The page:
• Scholz R.-P.
      • Regner J.
      • Theil A.
      • Erlmann P.
      • Holeiter G.
      • Jähne R.
      • Schmid S.
      • Hausser A.
      • Olayioye M.A.
      DLC1 interacts with 14-3-3 proteins to inhibit RhoGAP activity and block nucleocytoplasmic shuttling.
      ). These cells were transiently transfected to express constitutively active (ca) or dominant negative (dn) RhoA and treated with doxycycline for 16 h. Compared with the GFP vector control cells, expression of RhoA-ca increased whereas RhoA-dn suppressed PKD activity as measured by an antibody that recognizes the autophosphorylated kinase (pPKD) (Fig. 1, A and B). In cells expressing RhoA-ca, this was associated with increased DLC1 phosphorylation detected by a PKD substrate antibody reactive with the phosphorylated PKD consensus motif (
      • Döppler H.
      • Storz P.
      • Li J.
      • Comb M.J.
      • Toker A.
      A phosphorylation state-specific antibody recognizes Hsp27, a novel substrate of protein kinase D.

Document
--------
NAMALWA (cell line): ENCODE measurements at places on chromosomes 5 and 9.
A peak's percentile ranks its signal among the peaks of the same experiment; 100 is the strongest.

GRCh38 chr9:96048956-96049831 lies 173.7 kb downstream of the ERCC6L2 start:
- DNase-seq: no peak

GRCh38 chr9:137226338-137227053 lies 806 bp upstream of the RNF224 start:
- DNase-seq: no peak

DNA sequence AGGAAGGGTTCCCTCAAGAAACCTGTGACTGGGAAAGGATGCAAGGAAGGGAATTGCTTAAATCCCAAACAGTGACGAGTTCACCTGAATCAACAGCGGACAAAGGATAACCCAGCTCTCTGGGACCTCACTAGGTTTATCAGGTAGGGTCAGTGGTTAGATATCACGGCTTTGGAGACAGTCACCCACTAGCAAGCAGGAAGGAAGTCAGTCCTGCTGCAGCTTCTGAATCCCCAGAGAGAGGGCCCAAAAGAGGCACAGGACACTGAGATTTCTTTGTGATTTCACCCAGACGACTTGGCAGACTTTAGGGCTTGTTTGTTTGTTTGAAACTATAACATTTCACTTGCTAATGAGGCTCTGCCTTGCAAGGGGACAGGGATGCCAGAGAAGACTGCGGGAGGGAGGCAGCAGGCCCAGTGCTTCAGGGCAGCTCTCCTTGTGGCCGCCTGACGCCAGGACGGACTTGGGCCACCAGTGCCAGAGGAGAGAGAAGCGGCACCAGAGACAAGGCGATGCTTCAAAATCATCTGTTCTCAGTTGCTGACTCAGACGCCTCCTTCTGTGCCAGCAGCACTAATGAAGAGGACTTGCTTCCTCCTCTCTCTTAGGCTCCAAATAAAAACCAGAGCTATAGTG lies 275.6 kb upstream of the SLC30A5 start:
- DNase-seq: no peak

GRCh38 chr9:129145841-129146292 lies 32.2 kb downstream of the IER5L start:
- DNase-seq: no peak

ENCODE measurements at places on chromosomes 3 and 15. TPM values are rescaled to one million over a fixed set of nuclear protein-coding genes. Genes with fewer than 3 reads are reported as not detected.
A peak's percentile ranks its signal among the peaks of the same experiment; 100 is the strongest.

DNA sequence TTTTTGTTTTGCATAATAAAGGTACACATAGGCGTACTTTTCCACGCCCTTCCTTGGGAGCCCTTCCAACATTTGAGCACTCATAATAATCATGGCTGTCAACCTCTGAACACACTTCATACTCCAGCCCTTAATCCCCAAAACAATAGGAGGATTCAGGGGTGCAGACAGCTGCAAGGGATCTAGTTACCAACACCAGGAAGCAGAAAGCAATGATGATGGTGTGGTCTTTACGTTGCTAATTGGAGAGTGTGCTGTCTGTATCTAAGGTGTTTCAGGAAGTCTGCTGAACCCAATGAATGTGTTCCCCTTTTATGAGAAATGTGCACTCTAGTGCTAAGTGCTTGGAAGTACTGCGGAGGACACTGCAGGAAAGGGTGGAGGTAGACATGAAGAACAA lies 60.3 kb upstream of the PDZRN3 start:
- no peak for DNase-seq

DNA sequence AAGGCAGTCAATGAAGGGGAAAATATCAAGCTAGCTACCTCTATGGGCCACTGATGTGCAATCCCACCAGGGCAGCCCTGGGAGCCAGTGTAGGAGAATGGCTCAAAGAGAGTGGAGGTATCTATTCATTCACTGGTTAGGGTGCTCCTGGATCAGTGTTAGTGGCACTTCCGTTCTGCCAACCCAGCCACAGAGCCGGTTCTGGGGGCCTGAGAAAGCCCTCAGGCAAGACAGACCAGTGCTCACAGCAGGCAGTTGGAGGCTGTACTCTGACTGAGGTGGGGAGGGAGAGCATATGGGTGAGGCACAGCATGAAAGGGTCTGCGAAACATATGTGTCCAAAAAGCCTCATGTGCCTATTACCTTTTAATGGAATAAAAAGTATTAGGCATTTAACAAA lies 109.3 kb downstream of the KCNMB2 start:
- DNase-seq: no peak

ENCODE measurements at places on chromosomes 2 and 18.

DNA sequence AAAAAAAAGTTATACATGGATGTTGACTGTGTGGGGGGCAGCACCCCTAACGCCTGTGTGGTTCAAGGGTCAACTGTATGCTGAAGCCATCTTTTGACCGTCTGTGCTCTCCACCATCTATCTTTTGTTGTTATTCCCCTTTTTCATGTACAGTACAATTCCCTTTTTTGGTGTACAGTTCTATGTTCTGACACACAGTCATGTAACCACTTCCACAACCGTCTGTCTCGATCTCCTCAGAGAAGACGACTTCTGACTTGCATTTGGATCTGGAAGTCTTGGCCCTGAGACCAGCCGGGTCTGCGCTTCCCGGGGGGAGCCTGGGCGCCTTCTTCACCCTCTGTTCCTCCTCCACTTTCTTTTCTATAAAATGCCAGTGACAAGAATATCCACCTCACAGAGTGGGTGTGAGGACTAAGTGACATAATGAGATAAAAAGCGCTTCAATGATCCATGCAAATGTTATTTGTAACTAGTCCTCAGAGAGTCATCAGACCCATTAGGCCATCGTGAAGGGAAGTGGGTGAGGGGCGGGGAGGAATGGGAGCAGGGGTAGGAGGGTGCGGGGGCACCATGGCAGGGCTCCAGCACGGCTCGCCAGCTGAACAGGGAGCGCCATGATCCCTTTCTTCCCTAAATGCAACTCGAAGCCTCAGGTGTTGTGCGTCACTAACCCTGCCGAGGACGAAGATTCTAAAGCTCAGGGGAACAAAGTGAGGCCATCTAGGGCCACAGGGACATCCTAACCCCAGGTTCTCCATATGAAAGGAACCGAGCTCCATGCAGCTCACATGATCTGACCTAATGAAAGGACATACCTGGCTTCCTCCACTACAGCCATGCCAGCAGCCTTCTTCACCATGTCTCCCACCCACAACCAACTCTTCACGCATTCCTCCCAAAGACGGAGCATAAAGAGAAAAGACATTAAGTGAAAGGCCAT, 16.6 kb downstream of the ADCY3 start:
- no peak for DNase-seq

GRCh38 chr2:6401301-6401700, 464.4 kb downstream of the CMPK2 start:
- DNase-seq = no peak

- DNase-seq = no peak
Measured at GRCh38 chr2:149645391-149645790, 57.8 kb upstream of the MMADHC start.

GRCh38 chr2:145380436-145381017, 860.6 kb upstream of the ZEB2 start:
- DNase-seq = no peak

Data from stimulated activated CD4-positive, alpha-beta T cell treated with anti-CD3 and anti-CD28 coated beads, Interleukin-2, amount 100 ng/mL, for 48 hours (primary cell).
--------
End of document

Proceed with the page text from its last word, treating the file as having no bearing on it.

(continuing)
) (Fig. 1, A and B). Note that HEK293 cells mainly express PKD2 and PKD3 and little PKD1. To test whether active PKD, in turn, stimulates RhoA activation, we expressed in HEK293T cells a genetically encoded RhoA FRET biosensor together with either ca or kinase-dead PKD1. In line with our hypothesis, expression of the active PKD1 significantly increased the FRET ratio of the RhoA biosensor measured in the cell lysates, whereas inactive PKD1 failed to do so (Fig. 1C). Immunoblotting of the cell lysates confirmed expression of the PKD variants (Fig. 1D). These results suggest a molecular pathway in which RhoA activates PKD, which phosphorylates and functionally inactivates DLC1, potentially resulting in an overall positive feedback (Fig. 1E).